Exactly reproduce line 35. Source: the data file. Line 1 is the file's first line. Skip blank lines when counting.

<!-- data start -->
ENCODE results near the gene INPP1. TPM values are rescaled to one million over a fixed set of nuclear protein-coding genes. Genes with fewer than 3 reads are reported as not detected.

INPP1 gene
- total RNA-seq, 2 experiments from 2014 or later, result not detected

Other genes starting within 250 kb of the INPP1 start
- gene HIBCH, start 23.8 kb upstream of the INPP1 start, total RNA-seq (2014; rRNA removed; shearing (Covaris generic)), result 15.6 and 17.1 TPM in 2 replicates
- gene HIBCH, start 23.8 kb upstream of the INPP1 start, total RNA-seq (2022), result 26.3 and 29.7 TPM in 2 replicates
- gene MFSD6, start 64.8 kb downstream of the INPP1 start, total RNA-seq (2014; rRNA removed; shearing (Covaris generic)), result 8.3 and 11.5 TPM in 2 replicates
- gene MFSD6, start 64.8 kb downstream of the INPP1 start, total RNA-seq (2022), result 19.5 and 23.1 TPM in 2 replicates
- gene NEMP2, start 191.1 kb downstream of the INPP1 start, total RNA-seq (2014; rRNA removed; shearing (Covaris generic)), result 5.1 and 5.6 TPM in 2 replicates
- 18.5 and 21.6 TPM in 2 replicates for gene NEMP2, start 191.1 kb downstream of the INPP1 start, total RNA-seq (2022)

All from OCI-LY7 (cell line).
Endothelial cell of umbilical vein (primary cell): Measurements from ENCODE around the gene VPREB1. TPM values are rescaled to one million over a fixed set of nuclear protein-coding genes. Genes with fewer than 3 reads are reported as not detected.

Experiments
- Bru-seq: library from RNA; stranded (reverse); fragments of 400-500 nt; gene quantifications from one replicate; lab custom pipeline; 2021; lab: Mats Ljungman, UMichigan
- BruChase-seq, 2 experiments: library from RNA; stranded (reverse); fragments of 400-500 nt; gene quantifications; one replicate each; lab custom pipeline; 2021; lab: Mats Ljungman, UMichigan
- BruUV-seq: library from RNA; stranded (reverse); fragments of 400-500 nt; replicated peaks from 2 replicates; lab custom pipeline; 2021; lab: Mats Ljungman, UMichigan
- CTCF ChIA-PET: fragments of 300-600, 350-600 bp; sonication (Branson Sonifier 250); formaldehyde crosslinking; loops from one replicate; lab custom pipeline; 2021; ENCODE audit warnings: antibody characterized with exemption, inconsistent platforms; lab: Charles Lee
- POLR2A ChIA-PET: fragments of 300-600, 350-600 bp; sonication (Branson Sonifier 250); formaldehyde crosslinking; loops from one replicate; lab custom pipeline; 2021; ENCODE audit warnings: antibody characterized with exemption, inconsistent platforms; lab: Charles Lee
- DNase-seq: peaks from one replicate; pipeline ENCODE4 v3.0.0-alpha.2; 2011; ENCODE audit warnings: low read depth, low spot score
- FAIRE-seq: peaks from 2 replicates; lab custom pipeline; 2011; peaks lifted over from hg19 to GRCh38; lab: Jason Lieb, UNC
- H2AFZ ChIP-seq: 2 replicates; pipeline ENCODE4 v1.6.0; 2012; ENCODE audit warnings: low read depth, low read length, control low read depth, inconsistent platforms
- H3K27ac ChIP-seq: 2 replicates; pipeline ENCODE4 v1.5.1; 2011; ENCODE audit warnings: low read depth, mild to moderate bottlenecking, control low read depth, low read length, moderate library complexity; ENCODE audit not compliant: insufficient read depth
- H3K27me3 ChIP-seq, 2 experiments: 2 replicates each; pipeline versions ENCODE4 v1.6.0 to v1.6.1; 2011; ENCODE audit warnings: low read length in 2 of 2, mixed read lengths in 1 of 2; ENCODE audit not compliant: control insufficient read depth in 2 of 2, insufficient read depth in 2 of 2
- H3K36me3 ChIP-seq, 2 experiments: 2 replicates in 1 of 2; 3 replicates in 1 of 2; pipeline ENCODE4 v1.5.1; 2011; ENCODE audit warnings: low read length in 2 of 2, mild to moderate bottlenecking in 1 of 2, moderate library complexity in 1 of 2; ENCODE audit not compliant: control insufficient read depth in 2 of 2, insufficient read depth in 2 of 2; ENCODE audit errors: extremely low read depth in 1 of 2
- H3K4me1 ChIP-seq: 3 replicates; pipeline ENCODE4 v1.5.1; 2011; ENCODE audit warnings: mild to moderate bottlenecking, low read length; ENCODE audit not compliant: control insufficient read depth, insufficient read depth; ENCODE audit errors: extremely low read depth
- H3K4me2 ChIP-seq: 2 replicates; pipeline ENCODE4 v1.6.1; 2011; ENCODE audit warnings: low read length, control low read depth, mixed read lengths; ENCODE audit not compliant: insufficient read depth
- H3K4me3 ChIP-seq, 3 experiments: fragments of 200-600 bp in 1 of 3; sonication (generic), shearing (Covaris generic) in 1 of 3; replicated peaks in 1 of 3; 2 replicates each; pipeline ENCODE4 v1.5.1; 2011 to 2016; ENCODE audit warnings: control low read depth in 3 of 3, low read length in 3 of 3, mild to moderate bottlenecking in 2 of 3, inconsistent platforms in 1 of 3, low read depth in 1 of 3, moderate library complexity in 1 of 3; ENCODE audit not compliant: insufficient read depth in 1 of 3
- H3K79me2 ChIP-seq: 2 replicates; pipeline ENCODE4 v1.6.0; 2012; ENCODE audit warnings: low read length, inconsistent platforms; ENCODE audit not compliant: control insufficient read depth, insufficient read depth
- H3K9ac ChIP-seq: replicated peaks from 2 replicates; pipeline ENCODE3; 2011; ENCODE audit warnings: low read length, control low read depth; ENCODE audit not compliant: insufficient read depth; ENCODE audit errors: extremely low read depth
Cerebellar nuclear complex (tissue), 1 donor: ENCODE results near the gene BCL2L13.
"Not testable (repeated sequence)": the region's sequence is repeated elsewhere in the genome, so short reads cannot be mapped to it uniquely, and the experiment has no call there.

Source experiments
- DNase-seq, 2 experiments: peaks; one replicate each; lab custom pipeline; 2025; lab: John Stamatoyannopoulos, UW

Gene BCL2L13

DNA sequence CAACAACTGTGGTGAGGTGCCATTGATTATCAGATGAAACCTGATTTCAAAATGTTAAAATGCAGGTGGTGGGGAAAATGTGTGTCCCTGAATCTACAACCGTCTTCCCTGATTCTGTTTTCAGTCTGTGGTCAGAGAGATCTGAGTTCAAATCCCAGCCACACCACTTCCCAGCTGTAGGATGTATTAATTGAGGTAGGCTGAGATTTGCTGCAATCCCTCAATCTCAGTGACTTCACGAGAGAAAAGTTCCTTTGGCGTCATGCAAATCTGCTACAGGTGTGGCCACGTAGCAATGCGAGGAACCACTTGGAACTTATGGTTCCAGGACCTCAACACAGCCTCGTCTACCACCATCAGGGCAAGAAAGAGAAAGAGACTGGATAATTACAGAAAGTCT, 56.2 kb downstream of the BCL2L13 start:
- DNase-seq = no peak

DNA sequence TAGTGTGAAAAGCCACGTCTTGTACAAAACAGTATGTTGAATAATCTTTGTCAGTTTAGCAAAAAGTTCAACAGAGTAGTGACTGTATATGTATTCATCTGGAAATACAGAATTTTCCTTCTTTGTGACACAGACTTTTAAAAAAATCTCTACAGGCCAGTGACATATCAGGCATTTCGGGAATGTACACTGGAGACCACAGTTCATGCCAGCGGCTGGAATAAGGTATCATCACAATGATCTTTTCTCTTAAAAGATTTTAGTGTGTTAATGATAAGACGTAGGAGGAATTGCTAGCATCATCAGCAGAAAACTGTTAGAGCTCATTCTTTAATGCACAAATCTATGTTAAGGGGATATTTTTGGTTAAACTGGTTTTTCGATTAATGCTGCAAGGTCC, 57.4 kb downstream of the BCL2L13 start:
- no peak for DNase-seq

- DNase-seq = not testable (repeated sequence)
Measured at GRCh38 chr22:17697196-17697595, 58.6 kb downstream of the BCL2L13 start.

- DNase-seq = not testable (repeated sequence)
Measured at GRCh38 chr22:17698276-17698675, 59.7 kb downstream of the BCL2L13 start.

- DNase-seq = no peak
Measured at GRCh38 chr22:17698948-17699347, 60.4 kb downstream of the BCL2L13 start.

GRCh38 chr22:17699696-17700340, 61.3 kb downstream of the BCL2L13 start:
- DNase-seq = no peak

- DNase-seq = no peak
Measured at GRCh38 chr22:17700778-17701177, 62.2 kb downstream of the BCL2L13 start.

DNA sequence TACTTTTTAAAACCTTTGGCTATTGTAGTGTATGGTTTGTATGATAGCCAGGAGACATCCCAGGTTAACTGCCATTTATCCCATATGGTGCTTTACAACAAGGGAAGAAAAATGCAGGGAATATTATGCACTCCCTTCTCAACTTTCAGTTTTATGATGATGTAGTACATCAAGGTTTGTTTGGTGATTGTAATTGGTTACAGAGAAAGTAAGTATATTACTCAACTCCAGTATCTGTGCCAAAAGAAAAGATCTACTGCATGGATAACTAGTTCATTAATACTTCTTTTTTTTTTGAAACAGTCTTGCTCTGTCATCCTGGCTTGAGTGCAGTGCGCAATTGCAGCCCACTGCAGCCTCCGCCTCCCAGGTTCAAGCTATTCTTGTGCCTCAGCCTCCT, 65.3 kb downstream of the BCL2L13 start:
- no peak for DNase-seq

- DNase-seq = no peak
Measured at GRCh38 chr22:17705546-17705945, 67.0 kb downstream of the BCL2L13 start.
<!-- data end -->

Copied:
DNA sequence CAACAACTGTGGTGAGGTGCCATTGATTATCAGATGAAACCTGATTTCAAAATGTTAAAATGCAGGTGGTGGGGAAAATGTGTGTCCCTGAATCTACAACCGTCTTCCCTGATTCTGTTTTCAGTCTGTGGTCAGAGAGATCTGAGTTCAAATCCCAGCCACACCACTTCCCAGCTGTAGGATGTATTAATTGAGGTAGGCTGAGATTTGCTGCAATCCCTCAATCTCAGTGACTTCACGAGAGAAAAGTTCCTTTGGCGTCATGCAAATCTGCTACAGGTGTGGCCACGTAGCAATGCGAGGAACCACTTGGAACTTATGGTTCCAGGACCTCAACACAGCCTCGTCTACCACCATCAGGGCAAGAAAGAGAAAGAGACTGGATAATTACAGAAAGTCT, 56.2 kb downstream of the BCL2L13 start: